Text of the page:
Story at a glance
- The study found 48.5 percent of participants experienced symptoms such as diarrhea, vomiting and abdominal pain.
- The most common issues associated with novel coronavirus are respiratory symptoms, such as coughing or shortness of breath.
- Patients without digestive issues were more likely to be cured and discharged from the hospital.
Digestive issues such as diarrhea or vomiting could be early symptoms of novel coronavirus infection for many, Chinese researchers report in a new study.
Researchers behind the study published in the American Journal of Gastroenterology this week analyzed data from 204 COVID-19 patients who were admitted to three hospitals in the Hubei province between Jan. 18 and Feb 28; the province of Hubei is where the outbreak started in late December.
The study found almost half — 48.5 percent — of participants said their main complaint was digestive symptoms, such as diarrhea, vomiting and abdominal pain. About 7 percent reported experiencing no respiratory symptoms, which is the most common issue associated with the new novel coronavirus.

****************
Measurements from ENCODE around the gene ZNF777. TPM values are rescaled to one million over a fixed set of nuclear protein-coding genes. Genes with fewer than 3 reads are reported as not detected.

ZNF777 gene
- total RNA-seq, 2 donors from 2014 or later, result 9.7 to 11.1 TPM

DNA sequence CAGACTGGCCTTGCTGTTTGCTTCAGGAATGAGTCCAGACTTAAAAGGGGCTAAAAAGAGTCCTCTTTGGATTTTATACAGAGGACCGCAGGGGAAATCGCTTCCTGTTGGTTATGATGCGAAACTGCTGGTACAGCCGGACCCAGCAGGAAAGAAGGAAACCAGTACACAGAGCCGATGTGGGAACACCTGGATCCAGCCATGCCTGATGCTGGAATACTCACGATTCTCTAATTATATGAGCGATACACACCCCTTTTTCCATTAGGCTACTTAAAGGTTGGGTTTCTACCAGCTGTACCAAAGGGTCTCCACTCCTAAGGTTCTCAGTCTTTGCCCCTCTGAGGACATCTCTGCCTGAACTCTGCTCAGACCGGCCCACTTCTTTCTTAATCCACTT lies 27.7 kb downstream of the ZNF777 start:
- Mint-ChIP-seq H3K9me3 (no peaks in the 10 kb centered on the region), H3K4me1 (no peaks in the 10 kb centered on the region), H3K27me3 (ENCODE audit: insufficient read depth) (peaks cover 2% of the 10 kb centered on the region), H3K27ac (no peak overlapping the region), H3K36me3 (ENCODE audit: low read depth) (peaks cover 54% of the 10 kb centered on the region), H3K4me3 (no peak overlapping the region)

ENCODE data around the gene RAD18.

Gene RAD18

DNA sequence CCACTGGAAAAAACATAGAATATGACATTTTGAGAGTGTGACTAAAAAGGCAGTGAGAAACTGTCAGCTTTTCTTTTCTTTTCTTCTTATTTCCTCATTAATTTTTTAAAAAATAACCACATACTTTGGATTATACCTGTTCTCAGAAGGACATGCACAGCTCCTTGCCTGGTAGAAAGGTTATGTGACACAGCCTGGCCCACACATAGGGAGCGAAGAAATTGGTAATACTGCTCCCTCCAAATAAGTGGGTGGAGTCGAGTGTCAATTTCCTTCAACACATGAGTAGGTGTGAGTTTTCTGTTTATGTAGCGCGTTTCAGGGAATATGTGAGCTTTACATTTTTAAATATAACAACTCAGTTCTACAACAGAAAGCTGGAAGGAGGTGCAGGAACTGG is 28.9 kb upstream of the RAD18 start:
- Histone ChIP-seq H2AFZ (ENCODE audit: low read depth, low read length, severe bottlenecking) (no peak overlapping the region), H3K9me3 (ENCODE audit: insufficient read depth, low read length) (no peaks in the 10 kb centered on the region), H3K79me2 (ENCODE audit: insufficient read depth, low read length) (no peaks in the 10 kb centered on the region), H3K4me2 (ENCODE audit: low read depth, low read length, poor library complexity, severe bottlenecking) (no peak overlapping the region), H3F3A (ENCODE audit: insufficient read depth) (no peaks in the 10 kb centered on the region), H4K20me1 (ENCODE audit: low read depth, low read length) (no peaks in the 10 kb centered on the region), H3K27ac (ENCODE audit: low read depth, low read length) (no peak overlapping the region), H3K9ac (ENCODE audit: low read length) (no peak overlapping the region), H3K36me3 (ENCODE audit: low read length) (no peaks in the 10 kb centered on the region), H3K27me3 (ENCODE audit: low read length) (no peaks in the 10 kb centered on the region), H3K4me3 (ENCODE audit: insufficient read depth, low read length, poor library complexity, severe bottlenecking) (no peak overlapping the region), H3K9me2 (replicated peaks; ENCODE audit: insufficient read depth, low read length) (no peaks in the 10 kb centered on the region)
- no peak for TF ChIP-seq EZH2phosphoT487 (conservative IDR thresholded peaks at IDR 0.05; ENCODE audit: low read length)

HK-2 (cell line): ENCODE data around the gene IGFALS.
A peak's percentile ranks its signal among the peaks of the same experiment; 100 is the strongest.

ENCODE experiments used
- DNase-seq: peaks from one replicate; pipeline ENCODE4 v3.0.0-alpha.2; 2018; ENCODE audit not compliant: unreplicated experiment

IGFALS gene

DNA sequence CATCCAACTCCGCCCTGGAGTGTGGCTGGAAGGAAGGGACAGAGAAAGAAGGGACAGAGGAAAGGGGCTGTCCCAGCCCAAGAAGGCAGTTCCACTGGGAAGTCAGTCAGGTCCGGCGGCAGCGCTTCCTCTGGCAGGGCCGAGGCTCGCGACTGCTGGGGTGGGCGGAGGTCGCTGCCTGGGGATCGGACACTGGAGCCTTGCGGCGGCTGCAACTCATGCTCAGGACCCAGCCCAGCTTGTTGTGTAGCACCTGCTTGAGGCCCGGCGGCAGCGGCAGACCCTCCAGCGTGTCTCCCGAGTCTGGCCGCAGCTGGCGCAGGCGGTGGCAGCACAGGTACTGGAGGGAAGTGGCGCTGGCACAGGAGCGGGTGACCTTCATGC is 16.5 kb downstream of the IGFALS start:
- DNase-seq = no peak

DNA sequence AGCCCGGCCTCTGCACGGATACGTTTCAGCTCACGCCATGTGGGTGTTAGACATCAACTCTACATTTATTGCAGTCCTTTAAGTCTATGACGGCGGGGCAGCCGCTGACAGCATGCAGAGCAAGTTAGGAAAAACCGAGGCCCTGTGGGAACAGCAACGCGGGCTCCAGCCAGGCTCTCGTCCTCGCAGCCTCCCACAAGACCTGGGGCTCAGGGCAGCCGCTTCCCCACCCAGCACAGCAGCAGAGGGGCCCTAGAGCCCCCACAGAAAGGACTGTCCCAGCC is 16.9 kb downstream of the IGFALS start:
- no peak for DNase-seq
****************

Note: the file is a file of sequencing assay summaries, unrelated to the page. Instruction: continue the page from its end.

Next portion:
“Clinicians must bear in mind that digestive symptoms, such as diarrhea, may be a presenting feature of COVID-19,” researchers said in the study. “And that the index of suspicion may need to be raised earlier in these cases rather than waiting for respiratory symptoms to emerge.”
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Researchers said patients with digestive symptoms experienced a longer time from symptom onset to hospital admission than those without digestive symptoms, nine days versus 7.3 days. The study suggests patients with digestive symptoms waited longer to seek medical attention because they did not suspect they had COVID-19 due to the absence of respiratory symptoms, such as coughing or shortness of breath.
Patients who did not experience digestive symptoms were more likely to be cured and discharged than those with digestive issues, 60 percent versus 34 percent, according to the study.
The study comes as more than 250,000 cases of coronavirus have been confirmed worldwide with more than 10,000 deaths, according to Johns Hopkins University data.